Mail Art

I recently participated in two Mail Art Exhibitions, one for the Lebanon Art Factory in Lebanon, PA and one for the Brooklyn Art Library. The Brooklyn Art Library will be featuring all the mail art submissions in a book which can be pre-ordered here:

The submissions for the Lebanon Art Factory Exhibit can be viewed online here:

What is Mail Art? Here is a blurb from Wikipedia:

Mail art is art which uses the postal system as a medium. The term mail art can refer to an individual message, the medium through which it is sent, or an artistic genre. Mail art is also known as postal art and is sometimes referred to as Correspondence/Mail Art (CMA).
Mail artists typically exchange ephemera in the form of illustrated letters, zines, rubberstamped, decorated or illustrated envelopes, artist trading cards, postcards, artistamps, faux postage, mail-interviews, naked mail, friendship books, decos, and three-dimensional objects.
An amorphous international mail art network, involving thousands of participants in over fifty countries, evolved between the 1950s and the 1990s. It was influenced by other movements, including Dada and Fluxus.
One theme in mail art is that of commerce-free exchange; early mail art was, in part, a snub of gallery art, juried shows, and exclusivity in art. A saying in the mail art movement is "senders receive", meaning that one must not expect mail art to be sent to oneself unless one is also actively participating in the movement.

For more information see:

This project has brought be back to memories of my teenage-hood, when time did not translate to money and I was free to invest my energy where I wanted without concern of bills that needed to be paid. In the late 80’s and early 90’s I had never heard about the mail art movement, however in the spirit of passionate fun (and also because I was often grounded to my room with nothing else to do), I spent hours decorating envelopes with colored markers and pencils. I would cover nearly every part of each envelope with little flowers, rainbows, peace signs, hearts, eyeballs, ankh symbols - blue, green and brown earth globes and other planets and stars. I would outline the images in a black ball point pen. I loved to make vivid psychedelic letters that would be a treat to the person receiving it. As an added bonus, I learned that when I wanted to get someone’s attention, these letters were the way to do it.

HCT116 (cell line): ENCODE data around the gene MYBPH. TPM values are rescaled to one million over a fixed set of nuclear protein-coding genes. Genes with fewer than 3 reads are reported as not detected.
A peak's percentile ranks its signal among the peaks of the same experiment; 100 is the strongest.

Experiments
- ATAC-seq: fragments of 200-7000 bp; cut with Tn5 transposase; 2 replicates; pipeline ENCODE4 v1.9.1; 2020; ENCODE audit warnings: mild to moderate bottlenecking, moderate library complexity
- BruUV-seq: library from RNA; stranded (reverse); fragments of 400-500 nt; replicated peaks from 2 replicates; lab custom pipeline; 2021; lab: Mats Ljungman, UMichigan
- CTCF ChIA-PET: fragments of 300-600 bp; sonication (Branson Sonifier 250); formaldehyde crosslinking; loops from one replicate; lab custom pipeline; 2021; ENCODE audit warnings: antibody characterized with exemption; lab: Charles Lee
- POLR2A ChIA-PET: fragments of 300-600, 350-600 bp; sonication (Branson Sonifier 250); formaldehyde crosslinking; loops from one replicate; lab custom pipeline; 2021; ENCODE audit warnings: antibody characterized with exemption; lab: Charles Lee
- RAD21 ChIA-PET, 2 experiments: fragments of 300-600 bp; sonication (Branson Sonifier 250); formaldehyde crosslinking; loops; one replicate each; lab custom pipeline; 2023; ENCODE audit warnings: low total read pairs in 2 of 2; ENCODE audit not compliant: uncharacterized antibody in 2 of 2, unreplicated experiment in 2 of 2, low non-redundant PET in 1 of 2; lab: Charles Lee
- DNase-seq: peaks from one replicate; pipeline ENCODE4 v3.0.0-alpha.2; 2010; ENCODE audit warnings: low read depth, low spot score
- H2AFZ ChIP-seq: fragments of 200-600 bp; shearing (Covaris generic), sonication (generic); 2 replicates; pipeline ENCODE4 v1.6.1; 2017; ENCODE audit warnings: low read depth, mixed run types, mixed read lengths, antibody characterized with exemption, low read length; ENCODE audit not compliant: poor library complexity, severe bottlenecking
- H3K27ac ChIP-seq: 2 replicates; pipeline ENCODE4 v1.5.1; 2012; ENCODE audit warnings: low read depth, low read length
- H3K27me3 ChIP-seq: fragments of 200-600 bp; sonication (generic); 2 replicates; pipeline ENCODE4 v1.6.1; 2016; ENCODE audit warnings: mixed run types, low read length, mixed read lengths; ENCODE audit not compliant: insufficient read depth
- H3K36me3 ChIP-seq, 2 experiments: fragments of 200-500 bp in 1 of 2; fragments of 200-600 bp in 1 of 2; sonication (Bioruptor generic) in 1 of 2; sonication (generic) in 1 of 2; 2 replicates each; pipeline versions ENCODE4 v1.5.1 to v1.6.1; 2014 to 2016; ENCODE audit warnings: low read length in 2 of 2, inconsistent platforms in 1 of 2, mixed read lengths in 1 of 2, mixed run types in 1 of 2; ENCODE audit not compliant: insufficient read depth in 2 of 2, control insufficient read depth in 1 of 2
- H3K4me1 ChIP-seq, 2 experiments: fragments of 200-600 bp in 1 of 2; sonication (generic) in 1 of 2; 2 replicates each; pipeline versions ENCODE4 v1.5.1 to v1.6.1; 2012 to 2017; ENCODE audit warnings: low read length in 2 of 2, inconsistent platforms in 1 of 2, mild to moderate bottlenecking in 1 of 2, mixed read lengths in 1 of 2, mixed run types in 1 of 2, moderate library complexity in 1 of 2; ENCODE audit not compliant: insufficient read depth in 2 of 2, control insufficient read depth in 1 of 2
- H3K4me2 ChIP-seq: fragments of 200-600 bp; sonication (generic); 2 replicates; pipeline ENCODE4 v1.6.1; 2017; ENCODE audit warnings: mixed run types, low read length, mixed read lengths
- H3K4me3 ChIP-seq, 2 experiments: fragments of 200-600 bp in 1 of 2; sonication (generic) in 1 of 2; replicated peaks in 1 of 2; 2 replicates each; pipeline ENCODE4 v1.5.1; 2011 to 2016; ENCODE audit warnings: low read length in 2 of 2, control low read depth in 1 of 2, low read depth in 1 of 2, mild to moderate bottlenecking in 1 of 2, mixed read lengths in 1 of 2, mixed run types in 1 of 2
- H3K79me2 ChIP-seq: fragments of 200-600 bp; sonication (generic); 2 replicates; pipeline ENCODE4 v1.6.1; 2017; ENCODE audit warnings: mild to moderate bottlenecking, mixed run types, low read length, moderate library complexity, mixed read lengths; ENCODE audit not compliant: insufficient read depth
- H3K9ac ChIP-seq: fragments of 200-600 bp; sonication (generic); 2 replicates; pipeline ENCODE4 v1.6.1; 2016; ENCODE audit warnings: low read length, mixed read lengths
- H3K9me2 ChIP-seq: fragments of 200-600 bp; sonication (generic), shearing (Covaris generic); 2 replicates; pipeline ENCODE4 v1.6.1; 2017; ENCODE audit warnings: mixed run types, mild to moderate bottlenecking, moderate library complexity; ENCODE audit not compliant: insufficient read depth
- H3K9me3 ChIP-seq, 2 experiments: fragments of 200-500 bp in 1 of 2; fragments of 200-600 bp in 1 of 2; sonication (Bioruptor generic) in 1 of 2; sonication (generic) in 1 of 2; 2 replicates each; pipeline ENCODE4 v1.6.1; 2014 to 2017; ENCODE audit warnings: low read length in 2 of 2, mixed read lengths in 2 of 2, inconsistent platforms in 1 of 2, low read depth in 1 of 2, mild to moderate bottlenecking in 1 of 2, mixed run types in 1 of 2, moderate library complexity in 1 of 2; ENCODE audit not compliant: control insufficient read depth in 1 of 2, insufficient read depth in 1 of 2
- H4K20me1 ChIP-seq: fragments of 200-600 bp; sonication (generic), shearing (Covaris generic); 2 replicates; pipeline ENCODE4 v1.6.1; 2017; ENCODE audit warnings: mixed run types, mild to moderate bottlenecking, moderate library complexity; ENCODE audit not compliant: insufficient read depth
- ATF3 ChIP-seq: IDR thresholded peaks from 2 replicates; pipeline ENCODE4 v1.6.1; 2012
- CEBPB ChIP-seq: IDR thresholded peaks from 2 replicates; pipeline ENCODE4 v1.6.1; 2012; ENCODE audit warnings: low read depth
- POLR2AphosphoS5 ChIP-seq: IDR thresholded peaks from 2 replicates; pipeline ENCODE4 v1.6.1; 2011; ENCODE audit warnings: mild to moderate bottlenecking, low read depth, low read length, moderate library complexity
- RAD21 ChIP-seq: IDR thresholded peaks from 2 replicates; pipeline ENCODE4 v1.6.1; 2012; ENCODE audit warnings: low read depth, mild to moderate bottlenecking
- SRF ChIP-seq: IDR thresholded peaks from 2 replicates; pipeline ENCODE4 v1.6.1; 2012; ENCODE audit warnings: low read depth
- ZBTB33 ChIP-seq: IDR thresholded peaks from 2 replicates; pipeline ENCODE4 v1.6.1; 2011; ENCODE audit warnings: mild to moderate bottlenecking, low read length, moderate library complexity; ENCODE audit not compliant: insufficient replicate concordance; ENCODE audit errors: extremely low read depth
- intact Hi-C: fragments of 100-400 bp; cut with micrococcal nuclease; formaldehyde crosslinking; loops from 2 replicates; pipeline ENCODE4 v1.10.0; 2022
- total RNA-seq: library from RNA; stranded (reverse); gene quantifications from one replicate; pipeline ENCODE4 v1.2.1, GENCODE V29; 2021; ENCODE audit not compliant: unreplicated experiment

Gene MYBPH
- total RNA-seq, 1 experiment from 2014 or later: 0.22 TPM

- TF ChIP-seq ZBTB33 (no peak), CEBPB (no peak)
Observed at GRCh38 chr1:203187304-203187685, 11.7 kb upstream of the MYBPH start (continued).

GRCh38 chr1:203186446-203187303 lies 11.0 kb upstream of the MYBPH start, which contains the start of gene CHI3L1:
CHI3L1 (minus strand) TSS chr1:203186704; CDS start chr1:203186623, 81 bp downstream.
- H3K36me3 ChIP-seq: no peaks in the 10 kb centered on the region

Every day, I would anxiously await the arrival of the mail truck. Some days I would receive nothing, other days I would receive more than several pieces of mail. Most of the celebrities and other interesting folks I wrote to would write me back. Some of them wrote long letters, some sent signed photos or photo postcards. Occasionally, I would get an actual gift or a phone call.

Later on, in my late teens, I lived on my own and was consumed with the responsibilities of paying rent and other bills. I was exhausted from working minimum wage jobs. In my spare time I hung out with my friends so all my time was accounted for. I stopped creating mail art.

Recently I became aware of the fact that a number of galleries around the world host these mail art gallery events, and anyone can participate. You don’t have to be an accomplished or traditionally skilled artist to express yourself on a blank postcard and get your art seen. You can even get credits on your artist resume for these shows!

It’s always great to have an old passion re-sparked!

Try googling ‘mail art’ to find galleries that are accepting submissions. If I find any good ones, I will post about them here in a future entry.